Do you want to know how to comment out multiple lines in Visual Studio Code?
Visual Studio Code is undeniably the most popular free code editor. Microsoft must have put so much hard work on it to win a healthy 14 million active developers, after only been released publicly for six years.
VSCode is free, nimble, modern and offers numerous useful features. Sure, the Electron core of it can take up a significant amount of system resources working with complex projects, but overall, VSCode has became the home to different kinds of developer personas.
This article is going to show you how to use a nifty little feature that will speed up your coding speed significantly : comment out multiple lines.
Comment out a block of code
- Suppose the file is already opened in Visual Studio Code. Select a block of code using your mouse.
- You can quickly select a long block by first collapsing it using the little arrow button next to the line number, then select from the beginning to the end of block.
- Press Ctrl + / (slash) to comment out the block you’ve selected.
Comment out multiple lines in different positions
- Suppose the file is already opened in Visual Studio Code. Select the lines that you want to comment by holding Alt and click anywhere inside that line. To me personally, clicking the blank space right next to where the line ends seems to be easier than clicking in the middle of the line.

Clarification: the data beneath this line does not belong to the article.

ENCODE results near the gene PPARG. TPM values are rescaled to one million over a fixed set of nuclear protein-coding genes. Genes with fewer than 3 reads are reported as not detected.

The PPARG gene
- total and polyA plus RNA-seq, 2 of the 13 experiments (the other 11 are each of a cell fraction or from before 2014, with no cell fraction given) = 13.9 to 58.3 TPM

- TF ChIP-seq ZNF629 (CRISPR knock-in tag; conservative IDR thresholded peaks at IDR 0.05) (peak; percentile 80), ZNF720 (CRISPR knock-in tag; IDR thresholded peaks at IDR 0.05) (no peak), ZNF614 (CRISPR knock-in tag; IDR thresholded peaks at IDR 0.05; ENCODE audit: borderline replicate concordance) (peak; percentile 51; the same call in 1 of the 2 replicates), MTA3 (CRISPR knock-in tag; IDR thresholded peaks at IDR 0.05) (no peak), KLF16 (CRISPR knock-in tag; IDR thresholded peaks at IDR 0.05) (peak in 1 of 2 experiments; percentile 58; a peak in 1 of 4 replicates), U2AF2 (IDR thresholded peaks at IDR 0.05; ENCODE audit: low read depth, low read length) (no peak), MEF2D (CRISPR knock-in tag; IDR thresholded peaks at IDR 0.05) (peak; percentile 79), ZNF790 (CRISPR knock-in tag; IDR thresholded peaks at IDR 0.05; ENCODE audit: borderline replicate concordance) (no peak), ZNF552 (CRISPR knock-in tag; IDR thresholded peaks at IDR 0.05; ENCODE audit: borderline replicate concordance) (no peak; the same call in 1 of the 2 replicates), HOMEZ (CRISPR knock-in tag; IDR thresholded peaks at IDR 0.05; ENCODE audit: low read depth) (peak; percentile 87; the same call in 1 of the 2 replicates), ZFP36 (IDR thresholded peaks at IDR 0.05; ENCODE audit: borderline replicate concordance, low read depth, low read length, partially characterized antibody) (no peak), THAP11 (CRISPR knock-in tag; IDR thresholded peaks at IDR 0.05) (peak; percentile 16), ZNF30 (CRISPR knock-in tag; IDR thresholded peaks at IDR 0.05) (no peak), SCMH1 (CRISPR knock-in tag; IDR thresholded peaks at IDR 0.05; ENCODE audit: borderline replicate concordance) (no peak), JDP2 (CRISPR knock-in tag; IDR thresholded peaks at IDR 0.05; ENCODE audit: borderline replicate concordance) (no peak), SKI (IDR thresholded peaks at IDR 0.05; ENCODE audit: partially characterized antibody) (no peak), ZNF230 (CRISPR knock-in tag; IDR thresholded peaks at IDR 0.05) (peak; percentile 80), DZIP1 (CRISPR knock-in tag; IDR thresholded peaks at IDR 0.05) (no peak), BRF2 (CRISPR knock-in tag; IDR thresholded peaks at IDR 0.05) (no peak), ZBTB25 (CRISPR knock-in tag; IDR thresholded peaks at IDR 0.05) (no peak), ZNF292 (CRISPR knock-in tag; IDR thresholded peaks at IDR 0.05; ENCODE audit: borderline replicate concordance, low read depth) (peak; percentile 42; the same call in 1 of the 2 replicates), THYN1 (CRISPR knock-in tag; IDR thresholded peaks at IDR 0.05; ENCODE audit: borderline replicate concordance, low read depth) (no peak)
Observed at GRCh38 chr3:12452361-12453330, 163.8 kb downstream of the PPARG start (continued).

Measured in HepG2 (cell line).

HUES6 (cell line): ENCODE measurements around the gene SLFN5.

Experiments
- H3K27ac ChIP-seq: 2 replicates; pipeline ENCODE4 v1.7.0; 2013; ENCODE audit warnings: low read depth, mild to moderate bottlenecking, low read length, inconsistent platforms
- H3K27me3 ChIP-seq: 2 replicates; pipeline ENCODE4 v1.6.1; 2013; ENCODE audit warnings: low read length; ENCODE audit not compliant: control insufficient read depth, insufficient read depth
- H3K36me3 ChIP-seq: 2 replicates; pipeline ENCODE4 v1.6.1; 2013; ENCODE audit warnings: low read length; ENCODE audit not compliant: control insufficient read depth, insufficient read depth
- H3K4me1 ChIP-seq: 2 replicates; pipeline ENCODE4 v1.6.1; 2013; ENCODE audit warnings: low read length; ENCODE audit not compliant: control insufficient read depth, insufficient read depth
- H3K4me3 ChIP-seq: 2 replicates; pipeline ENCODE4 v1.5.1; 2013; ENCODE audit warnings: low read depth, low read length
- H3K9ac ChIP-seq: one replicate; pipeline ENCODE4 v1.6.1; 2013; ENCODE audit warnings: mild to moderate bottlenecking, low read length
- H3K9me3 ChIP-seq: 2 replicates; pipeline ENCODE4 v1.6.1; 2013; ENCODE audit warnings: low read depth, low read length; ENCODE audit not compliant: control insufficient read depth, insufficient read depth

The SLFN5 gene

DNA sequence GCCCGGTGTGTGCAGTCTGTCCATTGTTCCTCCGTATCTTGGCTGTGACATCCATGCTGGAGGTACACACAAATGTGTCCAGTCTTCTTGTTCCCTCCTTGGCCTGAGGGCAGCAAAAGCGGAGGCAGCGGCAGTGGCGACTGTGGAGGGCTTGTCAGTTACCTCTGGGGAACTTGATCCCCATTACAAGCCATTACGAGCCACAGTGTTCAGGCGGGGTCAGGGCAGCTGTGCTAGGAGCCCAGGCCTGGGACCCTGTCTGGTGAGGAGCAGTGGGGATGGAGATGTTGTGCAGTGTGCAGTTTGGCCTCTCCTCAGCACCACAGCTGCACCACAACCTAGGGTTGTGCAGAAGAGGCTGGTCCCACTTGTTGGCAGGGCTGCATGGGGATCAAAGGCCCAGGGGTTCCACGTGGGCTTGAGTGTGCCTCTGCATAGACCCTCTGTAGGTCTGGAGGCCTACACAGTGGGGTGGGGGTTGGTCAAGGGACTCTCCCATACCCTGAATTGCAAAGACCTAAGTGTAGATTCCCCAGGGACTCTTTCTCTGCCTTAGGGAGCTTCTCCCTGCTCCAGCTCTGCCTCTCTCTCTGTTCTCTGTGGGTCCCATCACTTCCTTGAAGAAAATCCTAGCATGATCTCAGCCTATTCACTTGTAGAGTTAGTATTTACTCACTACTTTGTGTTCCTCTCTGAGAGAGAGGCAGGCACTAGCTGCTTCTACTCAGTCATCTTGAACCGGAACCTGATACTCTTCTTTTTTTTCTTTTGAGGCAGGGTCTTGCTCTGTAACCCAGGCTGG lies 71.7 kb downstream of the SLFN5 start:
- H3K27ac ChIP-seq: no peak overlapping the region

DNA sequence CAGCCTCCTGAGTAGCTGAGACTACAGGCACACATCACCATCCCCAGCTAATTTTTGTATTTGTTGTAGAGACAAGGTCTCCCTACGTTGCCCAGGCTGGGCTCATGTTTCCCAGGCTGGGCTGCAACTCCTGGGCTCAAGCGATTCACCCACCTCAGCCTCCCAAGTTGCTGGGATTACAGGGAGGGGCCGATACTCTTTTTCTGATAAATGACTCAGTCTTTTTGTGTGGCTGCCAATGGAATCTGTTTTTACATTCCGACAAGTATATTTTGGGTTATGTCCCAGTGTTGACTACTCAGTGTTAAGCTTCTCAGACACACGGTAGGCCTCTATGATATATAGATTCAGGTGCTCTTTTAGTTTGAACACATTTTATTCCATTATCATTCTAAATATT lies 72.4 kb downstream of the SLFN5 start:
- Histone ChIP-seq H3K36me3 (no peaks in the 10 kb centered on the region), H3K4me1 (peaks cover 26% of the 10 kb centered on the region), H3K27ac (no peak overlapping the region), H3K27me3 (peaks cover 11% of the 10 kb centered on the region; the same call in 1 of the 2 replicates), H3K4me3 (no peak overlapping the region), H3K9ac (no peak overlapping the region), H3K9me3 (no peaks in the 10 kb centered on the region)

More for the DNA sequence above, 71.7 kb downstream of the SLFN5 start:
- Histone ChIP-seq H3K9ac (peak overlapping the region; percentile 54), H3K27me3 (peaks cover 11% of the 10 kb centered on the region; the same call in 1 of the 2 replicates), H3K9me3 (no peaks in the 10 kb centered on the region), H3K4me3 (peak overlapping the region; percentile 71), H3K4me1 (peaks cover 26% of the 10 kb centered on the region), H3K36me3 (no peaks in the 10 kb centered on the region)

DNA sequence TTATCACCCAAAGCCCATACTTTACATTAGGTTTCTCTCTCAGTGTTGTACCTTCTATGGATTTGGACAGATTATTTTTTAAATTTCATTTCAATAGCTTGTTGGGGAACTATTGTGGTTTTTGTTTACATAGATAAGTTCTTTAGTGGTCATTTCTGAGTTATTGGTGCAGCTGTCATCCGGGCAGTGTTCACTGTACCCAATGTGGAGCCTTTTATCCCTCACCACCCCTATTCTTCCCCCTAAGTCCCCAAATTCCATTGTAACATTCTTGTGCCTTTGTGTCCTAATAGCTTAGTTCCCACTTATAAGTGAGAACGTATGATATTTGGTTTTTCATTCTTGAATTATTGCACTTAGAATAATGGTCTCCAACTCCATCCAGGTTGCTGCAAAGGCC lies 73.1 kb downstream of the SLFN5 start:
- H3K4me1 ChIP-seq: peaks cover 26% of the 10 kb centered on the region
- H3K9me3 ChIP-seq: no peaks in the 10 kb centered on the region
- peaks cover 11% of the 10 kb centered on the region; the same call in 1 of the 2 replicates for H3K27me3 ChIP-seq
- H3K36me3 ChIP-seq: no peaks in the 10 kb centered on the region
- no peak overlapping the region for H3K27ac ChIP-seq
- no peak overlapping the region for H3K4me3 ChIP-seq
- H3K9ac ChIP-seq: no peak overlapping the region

- Check again whether you’ve selected them all. Tips: in each line, there will be a blinking cursor/insertion cursor.
- Press Ctrl + / (backslash) to comment out the lines you’ve selected.
We hope that you’ve learned how to comment out multiple lines in Visual Studio Code. This code editor can do so much more than that. We’ve covered How to automatically indent your code in Visual Studio Code as well as Editing files remotely through SFTP in VSCode. These are a few of many useful features in VSCode that may help you speeding up your coding experience and have better productivity in working hours.
4 thoughts on “How to comment out multiple lines in Visual Studio Code”
Ctrl+/ is not a backslash, it’s a regular slash
Thanks for the correction!
Thank you, this is at least something that works. I am actually looking for an analog of the shift-alt-A in windows, that will put a block in between /* and */, and can also be undone, have not found that unfortunately